Our methodology might require a bit more discovery work upfront, but during the process itself, our client’s shipments are entirely turnkey and our clients track everything through our portal. They also get a dedicated account manager, since our clients are typically enterprise businesses moving high-value equipment.
But if our clients do need an IOR service, we of course, provide it as well. Again, the main difference is that we only sell IOR when it’s actually necessary, instead of whenever possible, which is an important difference. For example, if you’re in an IT team that needs to buy or ship millions of dollars worth of IT equipment and are paying IOR fees in countries where you don’t need to, you’re overpaying hundreds of thousands or millions of dollars.
A solution, not a service
FGX, unlike IOR brokers, doesn’t sell IOR services a la carte. We only provide our IOR service when it’s a part of our door-to-data center solution. It’s important that our importer of record services are combined with our logistical, compliance and project management capabilities because it directly impacts the success of a shipment—which is what enterprise IT teams ultimately care about.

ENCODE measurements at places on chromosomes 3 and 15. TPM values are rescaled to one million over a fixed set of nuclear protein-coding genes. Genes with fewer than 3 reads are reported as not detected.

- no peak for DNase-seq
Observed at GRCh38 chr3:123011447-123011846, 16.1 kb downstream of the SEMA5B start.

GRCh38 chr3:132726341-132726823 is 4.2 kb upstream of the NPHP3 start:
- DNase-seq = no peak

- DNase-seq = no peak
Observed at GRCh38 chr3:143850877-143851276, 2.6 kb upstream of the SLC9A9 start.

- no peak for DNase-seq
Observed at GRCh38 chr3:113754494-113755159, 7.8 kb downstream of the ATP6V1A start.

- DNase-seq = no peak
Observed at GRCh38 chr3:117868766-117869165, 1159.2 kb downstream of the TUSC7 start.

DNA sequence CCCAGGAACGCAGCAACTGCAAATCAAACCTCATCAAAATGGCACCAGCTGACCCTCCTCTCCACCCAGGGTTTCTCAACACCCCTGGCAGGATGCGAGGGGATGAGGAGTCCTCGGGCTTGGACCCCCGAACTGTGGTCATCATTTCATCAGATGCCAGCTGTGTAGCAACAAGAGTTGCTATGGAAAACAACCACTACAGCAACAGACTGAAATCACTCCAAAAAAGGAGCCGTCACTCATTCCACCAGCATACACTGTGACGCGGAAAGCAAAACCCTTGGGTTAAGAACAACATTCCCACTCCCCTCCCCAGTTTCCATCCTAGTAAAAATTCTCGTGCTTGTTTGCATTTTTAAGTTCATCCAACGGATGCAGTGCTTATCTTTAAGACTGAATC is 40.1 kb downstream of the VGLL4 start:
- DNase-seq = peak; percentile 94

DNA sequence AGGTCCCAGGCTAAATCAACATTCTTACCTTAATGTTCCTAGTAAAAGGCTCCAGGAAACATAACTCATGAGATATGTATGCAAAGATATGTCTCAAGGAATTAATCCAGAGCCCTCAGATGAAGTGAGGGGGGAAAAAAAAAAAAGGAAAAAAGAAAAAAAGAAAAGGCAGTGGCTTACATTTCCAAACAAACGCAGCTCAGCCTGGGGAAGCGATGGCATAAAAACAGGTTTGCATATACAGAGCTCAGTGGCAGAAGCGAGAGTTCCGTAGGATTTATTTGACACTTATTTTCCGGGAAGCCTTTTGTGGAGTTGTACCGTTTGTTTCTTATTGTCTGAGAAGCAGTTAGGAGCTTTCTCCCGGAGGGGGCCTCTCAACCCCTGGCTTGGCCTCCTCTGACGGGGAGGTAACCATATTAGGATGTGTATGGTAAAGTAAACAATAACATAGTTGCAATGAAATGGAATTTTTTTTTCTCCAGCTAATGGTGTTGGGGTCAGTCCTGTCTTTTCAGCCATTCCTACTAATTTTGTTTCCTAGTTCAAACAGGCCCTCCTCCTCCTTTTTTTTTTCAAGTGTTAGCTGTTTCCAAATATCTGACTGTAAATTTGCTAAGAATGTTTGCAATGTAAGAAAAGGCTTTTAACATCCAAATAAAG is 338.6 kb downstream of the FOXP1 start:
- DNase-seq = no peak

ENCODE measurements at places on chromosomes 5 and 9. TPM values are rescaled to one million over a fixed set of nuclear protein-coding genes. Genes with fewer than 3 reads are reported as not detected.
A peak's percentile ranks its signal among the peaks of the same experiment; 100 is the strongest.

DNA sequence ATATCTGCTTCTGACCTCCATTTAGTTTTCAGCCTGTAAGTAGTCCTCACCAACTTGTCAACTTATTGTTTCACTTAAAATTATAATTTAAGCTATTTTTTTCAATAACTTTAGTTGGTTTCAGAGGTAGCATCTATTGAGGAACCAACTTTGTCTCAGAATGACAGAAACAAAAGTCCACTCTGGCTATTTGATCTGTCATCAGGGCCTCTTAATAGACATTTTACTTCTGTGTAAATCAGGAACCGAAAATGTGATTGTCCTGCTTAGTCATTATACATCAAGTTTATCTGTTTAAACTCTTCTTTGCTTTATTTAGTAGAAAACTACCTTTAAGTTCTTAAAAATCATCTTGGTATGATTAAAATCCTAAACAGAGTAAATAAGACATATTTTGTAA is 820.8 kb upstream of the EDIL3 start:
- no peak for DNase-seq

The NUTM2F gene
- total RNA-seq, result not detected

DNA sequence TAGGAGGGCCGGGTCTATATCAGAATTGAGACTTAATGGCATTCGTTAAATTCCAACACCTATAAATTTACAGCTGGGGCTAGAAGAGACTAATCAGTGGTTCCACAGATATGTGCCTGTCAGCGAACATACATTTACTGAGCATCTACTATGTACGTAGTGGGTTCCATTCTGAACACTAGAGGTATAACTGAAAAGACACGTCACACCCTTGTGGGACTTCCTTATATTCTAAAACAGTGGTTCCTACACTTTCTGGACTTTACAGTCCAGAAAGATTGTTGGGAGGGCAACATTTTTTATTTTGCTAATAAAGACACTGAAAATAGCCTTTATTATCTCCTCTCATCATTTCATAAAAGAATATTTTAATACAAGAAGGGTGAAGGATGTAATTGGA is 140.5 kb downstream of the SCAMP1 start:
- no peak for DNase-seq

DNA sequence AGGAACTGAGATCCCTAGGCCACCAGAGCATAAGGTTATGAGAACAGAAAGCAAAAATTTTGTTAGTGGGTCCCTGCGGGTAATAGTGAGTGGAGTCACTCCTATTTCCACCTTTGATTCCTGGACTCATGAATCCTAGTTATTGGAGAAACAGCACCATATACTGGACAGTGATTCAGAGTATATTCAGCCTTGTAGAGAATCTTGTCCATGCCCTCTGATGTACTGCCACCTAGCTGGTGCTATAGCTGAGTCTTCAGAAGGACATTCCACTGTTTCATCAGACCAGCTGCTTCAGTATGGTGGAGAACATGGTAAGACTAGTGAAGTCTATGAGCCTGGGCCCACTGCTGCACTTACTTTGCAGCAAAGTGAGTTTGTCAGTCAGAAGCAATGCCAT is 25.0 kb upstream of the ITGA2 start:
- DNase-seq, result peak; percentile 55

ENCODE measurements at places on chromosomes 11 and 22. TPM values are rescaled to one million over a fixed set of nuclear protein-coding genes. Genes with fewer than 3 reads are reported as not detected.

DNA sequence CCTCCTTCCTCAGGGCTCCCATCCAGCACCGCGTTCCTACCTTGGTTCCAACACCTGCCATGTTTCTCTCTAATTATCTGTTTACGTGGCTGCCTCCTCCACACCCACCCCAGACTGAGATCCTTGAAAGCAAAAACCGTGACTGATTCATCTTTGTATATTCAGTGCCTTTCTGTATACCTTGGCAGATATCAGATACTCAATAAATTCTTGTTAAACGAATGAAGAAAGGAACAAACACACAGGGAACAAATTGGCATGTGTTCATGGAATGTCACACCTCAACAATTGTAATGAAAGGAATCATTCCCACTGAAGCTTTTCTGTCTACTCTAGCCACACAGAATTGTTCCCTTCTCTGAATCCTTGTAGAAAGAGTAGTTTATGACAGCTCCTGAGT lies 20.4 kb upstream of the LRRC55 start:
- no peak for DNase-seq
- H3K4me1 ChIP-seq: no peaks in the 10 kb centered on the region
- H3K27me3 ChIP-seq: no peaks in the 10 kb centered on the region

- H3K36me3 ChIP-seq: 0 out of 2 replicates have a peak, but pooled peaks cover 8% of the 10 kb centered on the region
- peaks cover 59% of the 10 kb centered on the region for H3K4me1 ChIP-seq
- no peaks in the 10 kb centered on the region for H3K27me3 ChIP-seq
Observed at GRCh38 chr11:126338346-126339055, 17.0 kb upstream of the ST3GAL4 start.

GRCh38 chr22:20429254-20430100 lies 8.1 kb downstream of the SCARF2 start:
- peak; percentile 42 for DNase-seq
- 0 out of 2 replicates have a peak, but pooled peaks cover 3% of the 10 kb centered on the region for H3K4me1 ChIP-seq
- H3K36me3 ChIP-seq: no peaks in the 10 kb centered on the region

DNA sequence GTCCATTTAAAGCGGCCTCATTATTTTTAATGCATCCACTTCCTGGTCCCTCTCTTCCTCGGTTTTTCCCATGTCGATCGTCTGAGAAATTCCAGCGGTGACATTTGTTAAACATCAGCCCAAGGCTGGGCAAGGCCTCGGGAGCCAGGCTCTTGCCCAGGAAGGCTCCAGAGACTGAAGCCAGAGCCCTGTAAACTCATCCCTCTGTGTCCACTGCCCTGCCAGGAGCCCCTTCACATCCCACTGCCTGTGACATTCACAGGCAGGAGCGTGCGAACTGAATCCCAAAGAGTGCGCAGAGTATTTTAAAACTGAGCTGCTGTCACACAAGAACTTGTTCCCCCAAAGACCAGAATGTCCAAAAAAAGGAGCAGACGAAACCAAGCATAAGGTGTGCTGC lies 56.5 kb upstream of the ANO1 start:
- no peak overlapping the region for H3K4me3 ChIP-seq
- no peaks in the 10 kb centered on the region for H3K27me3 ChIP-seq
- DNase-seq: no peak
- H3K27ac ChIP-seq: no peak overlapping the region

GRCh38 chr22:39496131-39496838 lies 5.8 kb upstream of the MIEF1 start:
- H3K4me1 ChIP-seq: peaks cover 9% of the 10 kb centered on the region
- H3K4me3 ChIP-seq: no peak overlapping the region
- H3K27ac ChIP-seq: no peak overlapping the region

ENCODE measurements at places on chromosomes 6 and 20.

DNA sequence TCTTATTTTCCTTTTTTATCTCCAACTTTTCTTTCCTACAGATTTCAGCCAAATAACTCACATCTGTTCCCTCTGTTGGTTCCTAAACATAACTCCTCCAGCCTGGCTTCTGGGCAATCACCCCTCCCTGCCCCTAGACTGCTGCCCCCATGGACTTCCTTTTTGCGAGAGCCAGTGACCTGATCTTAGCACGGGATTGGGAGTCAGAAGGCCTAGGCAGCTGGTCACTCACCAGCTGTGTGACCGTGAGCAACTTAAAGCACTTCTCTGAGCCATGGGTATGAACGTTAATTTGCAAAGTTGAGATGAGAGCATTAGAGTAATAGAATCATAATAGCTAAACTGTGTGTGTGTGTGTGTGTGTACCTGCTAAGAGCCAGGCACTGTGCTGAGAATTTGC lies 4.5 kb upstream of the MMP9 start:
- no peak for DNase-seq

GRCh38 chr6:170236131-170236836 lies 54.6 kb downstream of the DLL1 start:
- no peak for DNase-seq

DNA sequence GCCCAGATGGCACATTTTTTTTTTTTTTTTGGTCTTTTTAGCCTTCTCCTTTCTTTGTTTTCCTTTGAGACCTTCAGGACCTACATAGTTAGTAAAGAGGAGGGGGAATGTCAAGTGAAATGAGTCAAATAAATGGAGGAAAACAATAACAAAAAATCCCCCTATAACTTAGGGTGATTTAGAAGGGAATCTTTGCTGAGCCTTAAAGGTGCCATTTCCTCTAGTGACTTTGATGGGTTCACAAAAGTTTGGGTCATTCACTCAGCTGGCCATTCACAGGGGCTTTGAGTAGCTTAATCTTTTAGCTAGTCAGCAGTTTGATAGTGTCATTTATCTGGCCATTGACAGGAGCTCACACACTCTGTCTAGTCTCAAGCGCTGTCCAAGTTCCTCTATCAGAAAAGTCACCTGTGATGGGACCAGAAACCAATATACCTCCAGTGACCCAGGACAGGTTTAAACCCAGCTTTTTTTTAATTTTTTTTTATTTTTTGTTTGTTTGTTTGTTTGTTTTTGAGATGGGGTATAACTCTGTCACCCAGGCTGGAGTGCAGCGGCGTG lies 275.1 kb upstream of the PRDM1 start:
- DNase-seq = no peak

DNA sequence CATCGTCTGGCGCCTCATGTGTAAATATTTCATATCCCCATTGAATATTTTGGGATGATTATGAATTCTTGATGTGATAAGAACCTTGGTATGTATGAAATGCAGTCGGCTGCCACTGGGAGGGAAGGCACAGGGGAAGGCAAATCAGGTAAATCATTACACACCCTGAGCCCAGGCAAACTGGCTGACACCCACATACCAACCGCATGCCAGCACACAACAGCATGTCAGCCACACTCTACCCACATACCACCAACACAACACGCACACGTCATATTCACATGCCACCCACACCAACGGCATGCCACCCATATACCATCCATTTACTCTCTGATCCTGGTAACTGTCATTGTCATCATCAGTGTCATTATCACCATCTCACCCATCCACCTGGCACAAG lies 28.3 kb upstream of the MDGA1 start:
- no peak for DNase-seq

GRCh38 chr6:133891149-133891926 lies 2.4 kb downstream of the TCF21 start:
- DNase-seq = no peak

If a shipment was sent with paperwork with even just one wrong number or letter, the shipment could get held up in customs, even if a 3rd party IOR was used. If the licenses or permits were submitted incorrectly, the shipment will get stuck in customs, etc. The list goes on and on.